By Camilo Smith
By Craig Malisow
By Jeff Balke
By Angelica Leicht
By Jeff Balke
By Sean Pendergast
By Sean Pendergast
By Jeff Balke
When Jones found out Corcoran was going after Brittany in 1994, she went to the Family Law Center protesters for support. She met Phrogge Simons, known in Houston for her several years of protests at the Family Law Center and for the unspecified charges of corruption she's leveled against the Harris County District Attorney's office. Jones would introduce Simons to Brittany some years later as "Froggie."
In November 1996, Jones filed a federal civil-rights suit against Jim and Stacy Corcoran, Lisa Millard, T. Wayne Harris, the court-appointed psychologist, David Wachtel, and Corcoran's lawyers, Gae Preston and Reginald Hirsch. She alleged a conspiracy to commit "unlawful and tortious acts of retaliation" to deprive her of the right to raise Brittany.
Jones also claimed Corcoran fabricated the safe, secure and happy home life he and Stacy promised to provide Brittany. She unearthed a complaint filed with Bellaire police by Stacy Corcoran, who alleged that Corcoran beat her on May 5, 1996, less than three weeks after Millard gave Corcoran custody. According to the complaint, Stacy moved out that day. She later submitted to police two Polaroid snapshots of her legs, which were bruised from the knee to the ankle from, she alleges, Corcoran kicking her while she was on the ground.
Corcoran calls his ex-wife's assault complaint "bogus." He contends that the photographs were actually taken after Stacy had liposuction on her calves. The assault case was later dismissed.
In April 1997, a federal district court judge dismissed Jones's civil-rights complaint. It was around that time, Jones says, that during her visitations with Brittany, she noticed her daughter doing curious things with her Barbie dolls, such as imitating sexual acts and positions. Last August, Jones became alarmed enough to file for an emergency hearing before a judge. She planned to submit Stacy's assault complaint and to ask the judge to have Brittany evaluated by a psychologist to determine if she was ever abused. Jones asked that the hearing take place within three days of her motion. When the judge set the hearing for 30 days away, Jones decided to act.
On August 17, 1997, Jones called Corcoran and told him she wasn't bringing Brittany back until the girl had undergone the psychological evaluation. Corcoran immediately called his lawyer, who got a court order compelling Jones to return Brittany immediately. When she didn't, Corcoran started staking out Jones's FM 1960-area neighborhood.
On August 31, Labor Day weekend, Corcoran saw Jones's blue Volvo and, while following her, guided the pursuit of sheriff's constables on his cell phone. They were in Humble by the time the law caught up with Jones and jailed her for defying a court order to surrender her child.
By then, however, Brittany was nowhere to be found, and her mother wasn't talking.
Emma Johnson hadn't seen or spoken to Phrogge Simons in years when her old friend called one day and asked if she'd do her a favor. A couple of days later, Simons brought a young girl out to Johnson's place in Angleton.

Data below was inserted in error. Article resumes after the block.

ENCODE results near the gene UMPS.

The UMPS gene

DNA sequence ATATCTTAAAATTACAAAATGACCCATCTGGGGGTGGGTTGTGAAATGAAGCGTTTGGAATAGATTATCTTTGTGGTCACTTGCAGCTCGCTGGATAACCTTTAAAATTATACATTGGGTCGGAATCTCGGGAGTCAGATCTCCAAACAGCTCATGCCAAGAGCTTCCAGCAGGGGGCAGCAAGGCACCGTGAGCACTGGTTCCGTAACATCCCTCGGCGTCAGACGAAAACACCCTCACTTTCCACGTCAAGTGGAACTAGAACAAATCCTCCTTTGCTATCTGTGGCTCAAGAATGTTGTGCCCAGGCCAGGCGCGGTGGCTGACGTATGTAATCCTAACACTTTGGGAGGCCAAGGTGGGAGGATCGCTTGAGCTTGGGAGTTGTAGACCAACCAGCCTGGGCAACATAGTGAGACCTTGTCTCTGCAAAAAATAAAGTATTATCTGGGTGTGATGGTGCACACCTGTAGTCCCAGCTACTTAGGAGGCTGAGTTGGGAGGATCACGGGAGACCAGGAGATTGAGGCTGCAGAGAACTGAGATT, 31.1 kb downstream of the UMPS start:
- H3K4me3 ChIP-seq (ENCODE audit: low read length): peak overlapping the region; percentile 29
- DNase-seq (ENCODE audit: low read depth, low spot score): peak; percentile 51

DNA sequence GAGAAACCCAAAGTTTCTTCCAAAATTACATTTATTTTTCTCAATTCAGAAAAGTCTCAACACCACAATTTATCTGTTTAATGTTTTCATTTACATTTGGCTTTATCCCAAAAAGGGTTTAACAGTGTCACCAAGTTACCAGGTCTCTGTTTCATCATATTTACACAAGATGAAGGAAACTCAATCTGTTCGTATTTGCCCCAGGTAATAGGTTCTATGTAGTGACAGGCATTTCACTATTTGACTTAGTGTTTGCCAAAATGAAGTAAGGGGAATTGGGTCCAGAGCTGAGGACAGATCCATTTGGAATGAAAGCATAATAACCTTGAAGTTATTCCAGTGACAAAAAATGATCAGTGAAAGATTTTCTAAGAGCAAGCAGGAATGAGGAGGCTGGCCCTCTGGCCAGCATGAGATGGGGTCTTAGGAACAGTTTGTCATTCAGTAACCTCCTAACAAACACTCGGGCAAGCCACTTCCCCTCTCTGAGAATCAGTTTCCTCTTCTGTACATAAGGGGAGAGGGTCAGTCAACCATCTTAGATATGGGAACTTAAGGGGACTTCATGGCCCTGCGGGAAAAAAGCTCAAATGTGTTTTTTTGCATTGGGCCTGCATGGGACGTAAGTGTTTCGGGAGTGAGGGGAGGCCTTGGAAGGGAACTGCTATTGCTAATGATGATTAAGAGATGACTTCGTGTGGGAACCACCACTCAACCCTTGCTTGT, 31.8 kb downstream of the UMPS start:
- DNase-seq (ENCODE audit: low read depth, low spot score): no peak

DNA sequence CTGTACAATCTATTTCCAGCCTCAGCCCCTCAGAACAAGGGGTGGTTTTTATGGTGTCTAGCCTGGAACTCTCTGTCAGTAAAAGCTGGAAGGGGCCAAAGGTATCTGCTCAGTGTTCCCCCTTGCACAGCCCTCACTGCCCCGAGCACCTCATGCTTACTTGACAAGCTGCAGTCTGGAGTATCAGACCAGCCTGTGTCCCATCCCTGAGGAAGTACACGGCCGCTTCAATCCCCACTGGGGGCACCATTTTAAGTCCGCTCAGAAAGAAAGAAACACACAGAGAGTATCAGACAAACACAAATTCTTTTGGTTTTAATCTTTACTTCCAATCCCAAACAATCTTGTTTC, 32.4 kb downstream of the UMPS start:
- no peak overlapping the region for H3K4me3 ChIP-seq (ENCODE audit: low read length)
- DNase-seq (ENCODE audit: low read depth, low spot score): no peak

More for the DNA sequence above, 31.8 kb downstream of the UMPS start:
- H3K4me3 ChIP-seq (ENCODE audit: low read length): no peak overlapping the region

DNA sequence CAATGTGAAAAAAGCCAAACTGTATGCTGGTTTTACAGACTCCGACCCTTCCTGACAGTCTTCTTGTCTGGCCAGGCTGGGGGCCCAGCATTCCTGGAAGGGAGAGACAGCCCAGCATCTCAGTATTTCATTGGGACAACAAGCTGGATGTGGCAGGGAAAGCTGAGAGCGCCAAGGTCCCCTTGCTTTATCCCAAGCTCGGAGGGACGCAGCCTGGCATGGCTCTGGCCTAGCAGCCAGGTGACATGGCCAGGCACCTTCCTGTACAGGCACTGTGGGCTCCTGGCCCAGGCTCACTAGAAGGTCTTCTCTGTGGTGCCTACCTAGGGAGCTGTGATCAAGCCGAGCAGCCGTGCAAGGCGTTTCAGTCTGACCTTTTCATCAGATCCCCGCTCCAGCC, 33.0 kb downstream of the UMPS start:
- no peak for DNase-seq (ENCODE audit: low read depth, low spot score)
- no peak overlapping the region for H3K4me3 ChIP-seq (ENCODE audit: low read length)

Simons didn't offer much information about Brittany, just that she'd be back to fetch the girl in a week. When Johnson had to take her daughter-in-law to Houston for the day, she didn't have much choice but to take Brittany along.
She was standing beside the truck, smoking a cigarette, when she heard Brittany, with some urgency in her voice, say, "There's my daddy."
According to a statement Emma Johnson gave to Bellaire police, Brittany then "fell down in the back of the truck and started crying." Corcoran, whom Johnson identified in her statement as "The White Man," leaned over and started trying to comfort the child. But, according to Johnson, Brittany appeared afraid of the man, or at least very reluctant to leave with him.
"The girl was carrying on and pulling back from the White Man," Johnson told police. "The White Man picked up the girl and took her to his car. I didn't know what was happening...."
Nikki Jones was alone in a cell at Harris County Jail when she learned Brittany had been reunited with Corcoran. There wasn't much she could do, of course, so she just kept praying, just kept asking God to protect Brittany from her father.
Meanwhile, Corcoran took Brittany home and called Detective D.J. Hazelwood of the Bellaire police, who wanted to interview the girl. As Corcoran cleaned his daughter up and got her a change of clothes, he discovered she was wearing ratty, old shoes, her socks had holes in them and she had contracted head lice. Brittany also told her father that, on one occasion, she and her mother had traveled in the trunk of a car to avoid being seen.
The following morning, Hazelwood received a "priority one" fax from the state Children's Protective Services that Jim Corcoran "had been accused of abuse in the past." Hazelwood called CPS, as well as the district attorney's office, and reported that he had already interviewed Brittany, who "denied any type of physical or emotional violence from Mr. Corcoran." Hazelwood chose not to investigate the CPS complaint "due to the allegations being false."
But Phrogge Simons, the courthouse protester with whom Brittany was entrusted from August 30, when Jones brought the girl to her, until she was found, March 24, isn't so sure.